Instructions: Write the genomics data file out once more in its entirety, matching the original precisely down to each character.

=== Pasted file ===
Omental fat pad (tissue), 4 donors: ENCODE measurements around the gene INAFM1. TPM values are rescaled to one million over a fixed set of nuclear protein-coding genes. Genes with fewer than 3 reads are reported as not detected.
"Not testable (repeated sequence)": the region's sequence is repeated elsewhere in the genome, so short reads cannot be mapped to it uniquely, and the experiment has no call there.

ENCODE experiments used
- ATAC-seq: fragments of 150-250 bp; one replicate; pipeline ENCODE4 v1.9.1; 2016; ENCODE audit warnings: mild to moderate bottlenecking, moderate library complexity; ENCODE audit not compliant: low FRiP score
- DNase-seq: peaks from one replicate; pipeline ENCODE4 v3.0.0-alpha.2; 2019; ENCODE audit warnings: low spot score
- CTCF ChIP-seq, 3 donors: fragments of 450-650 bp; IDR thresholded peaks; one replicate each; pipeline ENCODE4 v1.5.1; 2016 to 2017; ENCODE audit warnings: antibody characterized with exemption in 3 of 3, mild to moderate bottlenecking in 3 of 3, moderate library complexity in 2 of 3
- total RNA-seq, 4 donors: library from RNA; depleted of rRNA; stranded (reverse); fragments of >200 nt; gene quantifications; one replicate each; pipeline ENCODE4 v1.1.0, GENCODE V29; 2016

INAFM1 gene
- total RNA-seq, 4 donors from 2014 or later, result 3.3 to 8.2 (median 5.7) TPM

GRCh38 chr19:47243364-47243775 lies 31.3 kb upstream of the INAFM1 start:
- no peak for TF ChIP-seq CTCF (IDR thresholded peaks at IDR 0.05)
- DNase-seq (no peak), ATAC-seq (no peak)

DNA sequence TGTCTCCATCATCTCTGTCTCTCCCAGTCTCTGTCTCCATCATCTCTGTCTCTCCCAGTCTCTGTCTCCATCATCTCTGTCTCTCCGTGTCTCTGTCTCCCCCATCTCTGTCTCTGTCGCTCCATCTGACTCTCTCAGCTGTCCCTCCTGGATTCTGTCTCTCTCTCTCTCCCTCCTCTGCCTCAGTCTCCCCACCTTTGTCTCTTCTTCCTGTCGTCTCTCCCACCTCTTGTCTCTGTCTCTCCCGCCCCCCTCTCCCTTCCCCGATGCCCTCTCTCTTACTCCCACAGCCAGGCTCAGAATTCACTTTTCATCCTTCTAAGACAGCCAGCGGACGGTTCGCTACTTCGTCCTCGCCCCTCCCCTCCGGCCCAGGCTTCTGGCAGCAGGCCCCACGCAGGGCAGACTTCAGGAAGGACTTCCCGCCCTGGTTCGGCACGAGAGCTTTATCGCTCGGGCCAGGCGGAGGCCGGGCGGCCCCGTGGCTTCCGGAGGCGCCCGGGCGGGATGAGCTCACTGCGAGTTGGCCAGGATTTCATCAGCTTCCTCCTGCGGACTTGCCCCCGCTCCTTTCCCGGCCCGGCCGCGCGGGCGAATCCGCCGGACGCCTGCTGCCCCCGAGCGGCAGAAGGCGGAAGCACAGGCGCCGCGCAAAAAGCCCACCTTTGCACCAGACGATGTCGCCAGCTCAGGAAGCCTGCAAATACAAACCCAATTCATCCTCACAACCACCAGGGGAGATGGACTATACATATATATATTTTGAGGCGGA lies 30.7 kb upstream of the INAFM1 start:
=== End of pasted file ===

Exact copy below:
Omental fat pad (tissue), 4 donors: ENCODE measurements around the gene INAFM1. TPM values are rescaled to one million over a fixed set of nuclear protein-coding genes. Genes with fewer than 3 reads are reported as not detected.
"Not testable (repeated sequence)": the region's sequence is repeated elsewhere in the genome, so short reads cannot be mapped to it uniquely, and the experiment has no call there.

ENCODE experiments used
- ATAC-seq: fragments of 150-250 bp; one replicate; pipeline ENCODE4 v1.9.1; 2016; ENCODE audit warnings: mild to moderate bottlenecking, moderate library complexity; ENCODE audit not compliant: low FRiP score
- DNase-seq: peaks from one replicate; pipeline ENCODE4 v3.0.0-alpha.2; 2019; ENCODE audit warnings: low spot score
- CTCF ChIP-seq, 3 donors: fragments of 450-650 bp; IDR thresholded peaks; one replicate each; pipeline ENCODE4 v1.5.1; 2016 to 2017; ENCODE audit warnings: antibody characterized with exemption in 3 of 3, mild to moderate bottlenecking in 3 of 3, moderate library complexity in 2 of 3
- total RNA-seq, 4 donors: library from RNA; depleted of rRNA; stranded (reverse); fragments of >200 nt; gene quantifications; one replicate each; pipeline ENCODE4 v1.1.0, GENCODE V29; 2016

INAFM1 gene
- total RNA-seq, 4 donors from 2014 or later, result 3.3 to 8.2 (median 5.7) TPM

GRCh38 chr19:47243364-47243775 lies 31.3 kb upstream of the INAFM1 start:
- no peak for TF ChIP-seq CTCF (IDR thresholded peaks at IDR 0.05)
- DNase-seq (no peak), ATAC-seq (no peak)

DNA sequence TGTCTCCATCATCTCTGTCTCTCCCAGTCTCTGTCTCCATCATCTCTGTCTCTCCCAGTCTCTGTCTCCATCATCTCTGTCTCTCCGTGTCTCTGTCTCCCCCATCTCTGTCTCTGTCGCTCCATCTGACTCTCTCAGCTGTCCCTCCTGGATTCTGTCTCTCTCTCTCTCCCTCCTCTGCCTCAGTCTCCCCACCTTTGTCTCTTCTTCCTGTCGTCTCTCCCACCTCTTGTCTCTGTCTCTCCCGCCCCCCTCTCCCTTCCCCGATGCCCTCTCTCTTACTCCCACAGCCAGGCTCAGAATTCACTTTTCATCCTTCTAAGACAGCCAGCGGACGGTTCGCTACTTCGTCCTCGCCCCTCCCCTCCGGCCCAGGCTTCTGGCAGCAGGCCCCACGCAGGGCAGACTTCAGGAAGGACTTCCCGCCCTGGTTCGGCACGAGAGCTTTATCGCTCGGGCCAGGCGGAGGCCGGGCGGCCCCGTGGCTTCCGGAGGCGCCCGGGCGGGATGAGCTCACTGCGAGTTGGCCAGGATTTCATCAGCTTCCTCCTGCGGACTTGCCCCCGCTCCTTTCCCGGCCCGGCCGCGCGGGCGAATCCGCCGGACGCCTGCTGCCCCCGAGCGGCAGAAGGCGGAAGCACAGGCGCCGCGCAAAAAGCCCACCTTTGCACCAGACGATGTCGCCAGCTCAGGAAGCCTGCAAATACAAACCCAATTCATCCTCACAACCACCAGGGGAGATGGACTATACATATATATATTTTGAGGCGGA lies 30.7 kb upstream of the INAFM1 start: